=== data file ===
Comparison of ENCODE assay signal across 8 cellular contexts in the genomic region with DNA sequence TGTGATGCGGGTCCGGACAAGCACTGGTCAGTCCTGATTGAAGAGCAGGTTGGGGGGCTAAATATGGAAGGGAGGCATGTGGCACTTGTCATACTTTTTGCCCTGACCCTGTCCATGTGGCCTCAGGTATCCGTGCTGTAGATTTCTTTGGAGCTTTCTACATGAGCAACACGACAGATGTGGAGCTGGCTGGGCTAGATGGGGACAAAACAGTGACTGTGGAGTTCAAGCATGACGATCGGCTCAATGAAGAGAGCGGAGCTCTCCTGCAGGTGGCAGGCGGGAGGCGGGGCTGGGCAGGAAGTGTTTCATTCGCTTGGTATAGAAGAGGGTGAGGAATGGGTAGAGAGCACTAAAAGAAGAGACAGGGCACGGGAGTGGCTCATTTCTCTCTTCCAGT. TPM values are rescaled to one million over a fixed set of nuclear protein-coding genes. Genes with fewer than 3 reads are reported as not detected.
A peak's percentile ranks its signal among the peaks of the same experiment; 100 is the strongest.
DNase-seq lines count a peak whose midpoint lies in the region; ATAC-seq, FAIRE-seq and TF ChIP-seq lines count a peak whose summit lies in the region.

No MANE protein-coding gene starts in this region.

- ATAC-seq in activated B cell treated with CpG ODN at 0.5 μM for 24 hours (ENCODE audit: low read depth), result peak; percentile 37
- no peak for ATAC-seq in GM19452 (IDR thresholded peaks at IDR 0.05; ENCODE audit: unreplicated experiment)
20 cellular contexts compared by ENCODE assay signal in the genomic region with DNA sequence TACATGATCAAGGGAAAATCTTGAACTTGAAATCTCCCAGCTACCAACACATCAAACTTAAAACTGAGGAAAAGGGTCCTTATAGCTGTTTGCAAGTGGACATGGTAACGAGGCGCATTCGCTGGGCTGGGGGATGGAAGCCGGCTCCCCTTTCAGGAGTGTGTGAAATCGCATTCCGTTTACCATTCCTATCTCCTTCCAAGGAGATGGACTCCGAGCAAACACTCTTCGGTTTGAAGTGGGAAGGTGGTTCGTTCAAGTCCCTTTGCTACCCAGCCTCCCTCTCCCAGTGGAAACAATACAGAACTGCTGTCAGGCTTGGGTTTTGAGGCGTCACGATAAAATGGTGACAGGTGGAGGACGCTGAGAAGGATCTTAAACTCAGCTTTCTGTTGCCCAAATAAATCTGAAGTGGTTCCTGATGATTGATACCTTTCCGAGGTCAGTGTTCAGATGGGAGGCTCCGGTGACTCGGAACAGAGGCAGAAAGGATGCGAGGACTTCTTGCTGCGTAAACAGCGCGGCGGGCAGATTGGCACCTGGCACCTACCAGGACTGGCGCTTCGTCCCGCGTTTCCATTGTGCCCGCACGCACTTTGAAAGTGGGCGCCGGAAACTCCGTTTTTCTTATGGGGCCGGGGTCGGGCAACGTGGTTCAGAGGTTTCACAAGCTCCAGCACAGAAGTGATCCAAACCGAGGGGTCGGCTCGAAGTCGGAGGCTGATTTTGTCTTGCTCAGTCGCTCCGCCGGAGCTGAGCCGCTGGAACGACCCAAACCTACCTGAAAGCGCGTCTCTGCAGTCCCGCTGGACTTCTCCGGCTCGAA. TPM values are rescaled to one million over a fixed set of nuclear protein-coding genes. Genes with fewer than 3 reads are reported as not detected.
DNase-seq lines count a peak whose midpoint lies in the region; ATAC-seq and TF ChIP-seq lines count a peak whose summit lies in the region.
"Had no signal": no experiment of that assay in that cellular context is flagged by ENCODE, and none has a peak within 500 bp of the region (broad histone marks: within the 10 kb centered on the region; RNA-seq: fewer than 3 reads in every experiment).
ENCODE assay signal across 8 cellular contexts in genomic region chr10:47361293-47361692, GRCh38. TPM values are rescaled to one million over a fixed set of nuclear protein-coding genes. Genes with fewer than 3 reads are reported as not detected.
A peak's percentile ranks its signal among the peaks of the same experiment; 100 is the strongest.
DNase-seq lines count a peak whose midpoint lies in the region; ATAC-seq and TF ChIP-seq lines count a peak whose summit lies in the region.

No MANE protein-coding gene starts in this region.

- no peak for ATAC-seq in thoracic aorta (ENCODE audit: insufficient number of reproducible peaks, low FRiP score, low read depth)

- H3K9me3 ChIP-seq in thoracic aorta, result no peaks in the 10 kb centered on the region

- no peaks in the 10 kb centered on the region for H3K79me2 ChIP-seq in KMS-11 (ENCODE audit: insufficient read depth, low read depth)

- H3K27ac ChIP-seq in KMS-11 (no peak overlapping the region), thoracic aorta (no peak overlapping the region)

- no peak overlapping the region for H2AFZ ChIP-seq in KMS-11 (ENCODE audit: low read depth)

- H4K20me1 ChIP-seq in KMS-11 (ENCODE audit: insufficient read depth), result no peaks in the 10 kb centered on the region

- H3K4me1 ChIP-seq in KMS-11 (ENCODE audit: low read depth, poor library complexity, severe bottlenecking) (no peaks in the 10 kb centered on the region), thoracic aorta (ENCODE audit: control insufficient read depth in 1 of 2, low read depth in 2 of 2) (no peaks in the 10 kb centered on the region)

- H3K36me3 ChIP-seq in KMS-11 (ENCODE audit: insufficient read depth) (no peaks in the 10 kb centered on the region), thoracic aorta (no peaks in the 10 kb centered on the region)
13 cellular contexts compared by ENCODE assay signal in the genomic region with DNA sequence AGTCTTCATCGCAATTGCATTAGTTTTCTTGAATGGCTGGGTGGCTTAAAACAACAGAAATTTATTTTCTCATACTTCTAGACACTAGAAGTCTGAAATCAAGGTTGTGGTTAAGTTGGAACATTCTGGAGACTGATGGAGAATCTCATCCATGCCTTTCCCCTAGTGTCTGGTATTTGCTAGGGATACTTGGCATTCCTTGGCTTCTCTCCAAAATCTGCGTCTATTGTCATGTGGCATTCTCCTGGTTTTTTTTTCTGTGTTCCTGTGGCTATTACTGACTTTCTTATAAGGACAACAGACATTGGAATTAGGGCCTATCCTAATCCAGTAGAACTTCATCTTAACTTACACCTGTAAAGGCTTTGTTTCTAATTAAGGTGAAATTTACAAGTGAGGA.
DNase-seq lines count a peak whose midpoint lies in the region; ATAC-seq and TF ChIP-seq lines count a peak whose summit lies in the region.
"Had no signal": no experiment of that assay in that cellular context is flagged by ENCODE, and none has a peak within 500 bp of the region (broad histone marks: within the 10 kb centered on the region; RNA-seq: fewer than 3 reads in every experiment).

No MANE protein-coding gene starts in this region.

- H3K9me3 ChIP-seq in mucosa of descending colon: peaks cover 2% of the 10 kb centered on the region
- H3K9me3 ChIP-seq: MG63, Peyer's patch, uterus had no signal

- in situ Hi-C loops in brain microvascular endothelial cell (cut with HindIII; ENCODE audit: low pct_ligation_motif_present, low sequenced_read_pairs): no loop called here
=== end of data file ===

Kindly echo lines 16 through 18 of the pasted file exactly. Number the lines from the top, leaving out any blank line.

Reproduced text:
- no peaks in the 10 kb centered on the region for H3K79me2 ChIP-seq in KMS-11 (ENCODE audit: insufficient read depth, low read depth)

- H3K27ac ChIP-seq in KMS-11 (no peak overlapping the region), thoracic aorta (no peak overlapping the region)

- no peak overlapping the region for H2AFZ ChIP-seq in KMS-11 (ENCODE audit: low read depth)